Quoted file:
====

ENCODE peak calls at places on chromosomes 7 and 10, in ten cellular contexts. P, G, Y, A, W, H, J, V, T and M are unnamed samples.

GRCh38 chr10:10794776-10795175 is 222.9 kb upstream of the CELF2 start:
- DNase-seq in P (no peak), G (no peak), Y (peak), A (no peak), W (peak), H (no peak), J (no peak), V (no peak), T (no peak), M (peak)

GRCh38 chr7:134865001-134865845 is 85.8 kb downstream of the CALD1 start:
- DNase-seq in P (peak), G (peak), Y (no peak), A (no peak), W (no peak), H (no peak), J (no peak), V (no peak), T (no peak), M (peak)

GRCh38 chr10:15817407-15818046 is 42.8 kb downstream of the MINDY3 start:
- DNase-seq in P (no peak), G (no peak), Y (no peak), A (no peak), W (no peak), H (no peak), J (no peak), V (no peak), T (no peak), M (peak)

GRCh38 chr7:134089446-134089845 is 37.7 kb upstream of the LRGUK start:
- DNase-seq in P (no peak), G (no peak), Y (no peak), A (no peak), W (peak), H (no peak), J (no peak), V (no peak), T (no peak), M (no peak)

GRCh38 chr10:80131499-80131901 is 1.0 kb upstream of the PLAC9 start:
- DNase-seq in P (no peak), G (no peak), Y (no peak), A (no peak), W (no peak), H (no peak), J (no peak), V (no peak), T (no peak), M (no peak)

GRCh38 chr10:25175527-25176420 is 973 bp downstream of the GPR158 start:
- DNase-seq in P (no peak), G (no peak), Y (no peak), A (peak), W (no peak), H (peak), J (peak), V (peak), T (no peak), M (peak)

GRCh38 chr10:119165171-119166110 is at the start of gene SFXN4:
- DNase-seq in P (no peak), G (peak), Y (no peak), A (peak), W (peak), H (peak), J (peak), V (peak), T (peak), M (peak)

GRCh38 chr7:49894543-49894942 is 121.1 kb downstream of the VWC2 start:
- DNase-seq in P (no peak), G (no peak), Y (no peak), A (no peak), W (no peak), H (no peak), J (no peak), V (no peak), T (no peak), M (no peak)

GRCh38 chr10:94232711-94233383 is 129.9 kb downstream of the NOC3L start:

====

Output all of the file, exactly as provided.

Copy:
ENCODE peak calls at places on chromosomes 7 and 10, in ten cellular contexts. P, G, Y, A, W, H, J, V, T and M are unnamed samples.

GRCh38 chr10:10794776-10795175 is 222.9 kb upstream of the CELF2 start:
- DNase-seq in P (no peak), G (no peak), Y (peak), A (no peak), W (peak), H (no peak), J (no peak), V (no peak), T (no peak), M (peak)

GRCh38 chr7:134865001-134865845 is 85.8 kb downstream of the CALD1 start:
- DNase-seq in P (peak), G (peak), Y (no peak), A (no peak), W (no peak), H (no peak), J (no peak), V (no peak), T (no peak), M (peak)

GRCh38 chr10:15817407-15818046 is 42.8 kb downstream of the MINDY3 start:
- DNase-seq in P (no peak), G (no peak), Y (no peak), A (no peak), W (no peak), H (no peak), J (no peak), V (no peak), T (no peak), M (peak)

GRCh38 chr7:134089446-134089845 is 37.7 kb upstream of the LRGUK start:
- DNase-seq in P (no peak), G (no peak), Y (no peak), A (no peak), W (peak), H (no peak), J (no peak), V (no peak), T (no peak), M (no peak)

GRCh38 chr10:80131499-80131901 is 1.0 kb upstream of the PLAC9 start:
- DNase-seq in P (no peak), G (no peak), Y (no peak), A (no peak), W (no peak), H (no peak), J (no peak), V (no peak), T (no peak), M (no peak)

GRCh38 chr10:25175527-25176420 is 973 bp downstream of the GPR158 start:
- DNase-seq in P (no peak), G (no peak), Y (no peak), A (peak), W (no peak), H (peak), J (peak), V (peak), T (no peak), M (peak)

GRCh38 chr10:119165171-119166110 is at the start of gene SFXN4:
- DNase-seq in P (no peak), G (peak), Y (no peak), A (peak), W (peak), H (peak), J (peak), V (peak), T (peak), M (peak)

GRCh38 chr7:49894543-49894942 is 121.1 kb downstream of the VWC2 start:
- DNase-seq in P (no peak), G (no peak), Y (no peak), A (no peak), W (no peak), H (no peak), J (no peak), V (no peak), T (no peak), M (no peak)

GRCh38 chr10:94232711-94233383 is 129.9 kb downstream of the NOC3L start: